All of this leads us to propose a new goal for human and robotic space flight: Show how humans and robots can work together on small objects in near-Earth interplanetary space to: 1) accomplish new fundamental science on planetary objects; 2) aspire to previously unimaginable technical achievements on objects in interplanetary space; and, 3) protect the Earth from the future possibility of a catastrophic collision with a hazardous object from space.  Since these activities would allow human spaceflight to cross the threshold into interplanetary space, they could also be thought of as a precursor activity to provide the essential technical and medical experience for that more distant, but even more challenging, goal – a human exploratory mission to Mars.
We also note that among the recent NRC Solar System Exploration “Decadal” Survey recommendations is one that exhorts NASA “-to make significant new investments in advanced technology in order that future high priority flight missions can succeed.”  Particular stress was put on in-space power and propulsion systems such as advanced RTG’s, in-space fission reactor power sources, nuclear electric propulsion (NEP) and advanced ion engines. In the President’s 2004 budget proposal, NEP figures strongly in connection with a future mission to the icy satellites of Jupiter as part of the goal to understand the origins and extent of life in the solar system. “Mitigation,” or even the gathering of the specific knowledge that will be needed as a prerequisite for such an activity, was not dealt with in the Survey, since it is a technical goal and not an exploration or scientific goal. But it is now clear, as a result of the mitigation workshop, that low thrust propulsion and the application of in-space power systems to collision avoidance may now be the best way to proceed. It is a small leap to imagine an experiment to deflect a small near-Earth asteroid though the application of thrust from a NEP system (or an advanced SEP) fueled by an advanced power source. Moreover it is an objective that resonates with your agency’s newly stated objective of “…Protecting the Home Planet… As only NASA can!” In short, we see an important coupling between the requirements for the long-term future of solar system scientific exploration, as expressed by the Decadal survey, the needs of planetary protection, and a worthwhile program that utilizes humans, the space station, and robots in near-Earth interplanetary space.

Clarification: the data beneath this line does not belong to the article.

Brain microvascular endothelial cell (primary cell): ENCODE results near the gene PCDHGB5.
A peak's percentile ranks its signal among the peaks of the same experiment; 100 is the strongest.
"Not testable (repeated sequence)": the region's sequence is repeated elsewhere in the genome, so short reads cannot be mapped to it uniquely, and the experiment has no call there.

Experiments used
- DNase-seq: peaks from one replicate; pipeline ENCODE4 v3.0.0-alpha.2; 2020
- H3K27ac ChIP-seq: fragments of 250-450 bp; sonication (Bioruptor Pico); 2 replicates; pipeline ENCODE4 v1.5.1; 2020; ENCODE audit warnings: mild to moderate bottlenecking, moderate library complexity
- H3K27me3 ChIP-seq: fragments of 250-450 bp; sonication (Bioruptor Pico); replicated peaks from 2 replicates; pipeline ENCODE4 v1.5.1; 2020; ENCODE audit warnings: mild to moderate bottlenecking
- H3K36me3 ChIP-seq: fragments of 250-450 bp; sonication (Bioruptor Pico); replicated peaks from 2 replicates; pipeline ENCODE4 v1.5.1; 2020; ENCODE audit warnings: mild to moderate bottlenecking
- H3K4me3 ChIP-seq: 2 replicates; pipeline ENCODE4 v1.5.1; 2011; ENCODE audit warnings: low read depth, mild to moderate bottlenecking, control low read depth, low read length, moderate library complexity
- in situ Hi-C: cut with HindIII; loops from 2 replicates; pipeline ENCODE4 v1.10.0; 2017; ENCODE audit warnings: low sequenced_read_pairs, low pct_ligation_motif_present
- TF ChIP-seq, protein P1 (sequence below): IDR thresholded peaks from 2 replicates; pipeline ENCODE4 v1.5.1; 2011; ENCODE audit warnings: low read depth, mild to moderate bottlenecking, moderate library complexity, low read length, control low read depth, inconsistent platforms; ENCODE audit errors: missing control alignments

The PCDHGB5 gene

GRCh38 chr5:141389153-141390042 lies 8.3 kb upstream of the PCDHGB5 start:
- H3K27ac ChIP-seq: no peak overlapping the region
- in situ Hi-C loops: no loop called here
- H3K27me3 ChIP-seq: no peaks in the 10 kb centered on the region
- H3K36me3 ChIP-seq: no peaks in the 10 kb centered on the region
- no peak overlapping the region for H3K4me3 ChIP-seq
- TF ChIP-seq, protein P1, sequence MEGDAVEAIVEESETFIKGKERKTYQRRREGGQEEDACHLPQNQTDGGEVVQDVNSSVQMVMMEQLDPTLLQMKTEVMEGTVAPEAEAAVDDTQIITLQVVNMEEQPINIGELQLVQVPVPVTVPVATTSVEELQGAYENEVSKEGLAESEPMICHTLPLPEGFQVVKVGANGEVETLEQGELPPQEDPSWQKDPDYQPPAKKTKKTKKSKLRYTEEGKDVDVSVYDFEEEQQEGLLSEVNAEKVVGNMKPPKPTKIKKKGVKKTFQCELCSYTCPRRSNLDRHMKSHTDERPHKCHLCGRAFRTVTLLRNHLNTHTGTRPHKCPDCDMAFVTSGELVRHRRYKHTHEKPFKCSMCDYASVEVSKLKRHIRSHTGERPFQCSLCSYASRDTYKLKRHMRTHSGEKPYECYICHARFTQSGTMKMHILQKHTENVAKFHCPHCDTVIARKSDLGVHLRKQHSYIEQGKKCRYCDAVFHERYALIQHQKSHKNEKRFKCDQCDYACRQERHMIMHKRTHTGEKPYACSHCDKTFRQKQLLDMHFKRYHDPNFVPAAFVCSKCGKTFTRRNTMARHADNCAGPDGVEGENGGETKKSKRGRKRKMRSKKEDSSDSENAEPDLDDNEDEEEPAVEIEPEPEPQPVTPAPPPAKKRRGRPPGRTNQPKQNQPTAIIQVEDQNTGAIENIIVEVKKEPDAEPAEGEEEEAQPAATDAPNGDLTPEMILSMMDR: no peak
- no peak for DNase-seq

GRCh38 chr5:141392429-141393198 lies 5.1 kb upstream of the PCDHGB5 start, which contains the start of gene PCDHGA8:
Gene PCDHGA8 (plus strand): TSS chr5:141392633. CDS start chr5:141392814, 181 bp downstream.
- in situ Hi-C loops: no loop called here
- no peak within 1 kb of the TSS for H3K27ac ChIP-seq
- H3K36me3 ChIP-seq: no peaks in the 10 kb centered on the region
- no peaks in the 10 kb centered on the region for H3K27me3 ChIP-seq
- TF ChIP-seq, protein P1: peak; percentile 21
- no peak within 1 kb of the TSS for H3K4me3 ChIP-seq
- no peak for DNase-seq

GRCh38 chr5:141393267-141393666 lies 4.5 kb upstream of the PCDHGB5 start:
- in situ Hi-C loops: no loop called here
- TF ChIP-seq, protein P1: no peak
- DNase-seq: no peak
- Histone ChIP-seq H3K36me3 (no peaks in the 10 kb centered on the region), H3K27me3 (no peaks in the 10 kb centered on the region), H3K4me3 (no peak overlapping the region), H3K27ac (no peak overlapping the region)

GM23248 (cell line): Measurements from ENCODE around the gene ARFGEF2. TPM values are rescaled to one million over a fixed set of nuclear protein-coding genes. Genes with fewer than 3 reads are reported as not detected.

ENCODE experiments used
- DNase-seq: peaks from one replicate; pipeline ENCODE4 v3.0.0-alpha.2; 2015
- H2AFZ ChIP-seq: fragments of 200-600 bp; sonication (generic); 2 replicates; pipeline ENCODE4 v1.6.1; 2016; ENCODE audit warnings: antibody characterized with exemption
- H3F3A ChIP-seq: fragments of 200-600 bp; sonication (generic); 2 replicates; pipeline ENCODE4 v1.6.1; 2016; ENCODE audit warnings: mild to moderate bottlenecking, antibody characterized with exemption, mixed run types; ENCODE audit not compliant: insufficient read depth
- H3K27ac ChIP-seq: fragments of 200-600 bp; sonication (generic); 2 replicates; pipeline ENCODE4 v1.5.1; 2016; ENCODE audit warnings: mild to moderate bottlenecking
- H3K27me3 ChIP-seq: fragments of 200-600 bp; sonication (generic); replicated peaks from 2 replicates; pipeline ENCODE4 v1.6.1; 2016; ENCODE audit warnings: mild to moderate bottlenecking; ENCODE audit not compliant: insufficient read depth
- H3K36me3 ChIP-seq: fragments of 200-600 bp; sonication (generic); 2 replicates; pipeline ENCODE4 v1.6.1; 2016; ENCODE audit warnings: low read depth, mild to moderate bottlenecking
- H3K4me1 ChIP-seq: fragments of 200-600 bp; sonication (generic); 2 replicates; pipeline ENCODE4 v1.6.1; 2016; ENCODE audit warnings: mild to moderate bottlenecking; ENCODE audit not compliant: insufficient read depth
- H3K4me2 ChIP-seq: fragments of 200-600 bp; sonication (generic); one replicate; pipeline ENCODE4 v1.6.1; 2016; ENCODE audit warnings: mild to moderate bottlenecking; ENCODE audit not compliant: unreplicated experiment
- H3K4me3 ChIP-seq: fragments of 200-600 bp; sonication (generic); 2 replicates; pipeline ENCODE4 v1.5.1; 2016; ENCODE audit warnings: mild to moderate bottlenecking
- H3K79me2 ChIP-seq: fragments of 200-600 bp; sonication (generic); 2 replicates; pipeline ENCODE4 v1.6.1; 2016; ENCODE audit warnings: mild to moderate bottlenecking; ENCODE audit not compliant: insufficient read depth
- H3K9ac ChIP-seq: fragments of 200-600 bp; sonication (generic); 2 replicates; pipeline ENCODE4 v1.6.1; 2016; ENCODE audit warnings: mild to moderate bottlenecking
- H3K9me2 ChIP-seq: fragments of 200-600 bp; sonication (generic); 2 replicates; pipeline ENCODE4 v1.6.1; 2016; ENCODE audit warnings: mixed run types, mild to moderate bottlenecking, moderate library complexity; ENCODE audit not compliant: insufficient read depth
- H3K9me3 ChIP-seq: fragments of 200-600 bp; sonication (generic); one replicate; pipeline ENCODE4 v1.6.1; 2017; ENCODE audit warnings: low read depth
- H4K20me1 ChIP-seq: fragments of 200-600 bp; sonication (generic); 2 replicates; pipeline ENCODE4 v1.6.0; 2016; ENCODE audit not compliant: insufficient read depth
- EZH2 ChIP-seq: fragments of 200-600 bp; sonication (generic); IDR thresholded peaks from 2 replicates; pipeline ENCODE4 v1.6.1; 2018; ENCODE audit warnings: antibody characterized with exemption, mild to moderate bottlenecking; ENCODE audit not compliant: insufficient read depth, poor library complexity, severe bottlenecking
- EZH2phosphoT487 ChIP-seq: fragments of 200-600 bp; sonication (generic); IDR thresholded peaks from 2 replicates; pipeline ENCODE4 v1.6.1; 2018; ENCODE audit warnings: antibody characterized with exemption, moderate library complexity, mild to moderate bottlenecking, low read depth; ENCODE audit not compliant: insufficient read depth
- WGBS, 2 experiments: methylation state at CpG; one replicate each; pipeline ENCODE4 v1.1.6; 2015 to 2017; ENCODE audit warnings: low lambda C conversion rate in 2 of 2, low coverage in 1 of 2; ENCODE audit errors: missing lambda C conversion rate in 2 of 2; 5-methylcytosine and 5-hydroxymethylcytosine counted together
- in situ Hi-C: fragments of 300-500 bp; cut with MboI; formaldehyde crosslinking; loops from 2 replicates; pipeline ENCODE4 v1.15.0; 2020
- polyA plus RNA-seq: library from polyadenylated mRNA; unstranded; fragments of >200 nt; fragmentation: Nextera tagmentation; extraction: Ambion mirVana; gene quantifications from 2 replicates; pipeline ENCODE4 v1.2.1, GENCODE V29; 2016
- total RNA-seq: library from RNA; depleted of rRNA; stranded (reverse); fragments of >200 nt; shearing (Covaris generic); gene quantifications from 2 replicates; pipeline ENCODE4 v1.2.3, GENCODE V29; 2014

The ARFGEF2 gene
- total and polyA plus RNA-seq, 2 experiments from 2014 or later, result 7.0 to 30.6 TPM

In public discussions of the President’s in-space nuclear power and propulsion system initiative, the issue of environmental safety can be expected to arise even though extensive past experience has shown that such systems are extremely safe. Nuclear safety is a matter of great public concern that we share. However, we would also like to point out that the likely application of these kinds of technologies to a future NEO deflection system will also mitigate against the possibility of a much greater environmental hazard:  that of a NEO impact itself. Thus, from an environmental perspective, there may be much to be gained in the application of these systems to the NEO collision problem.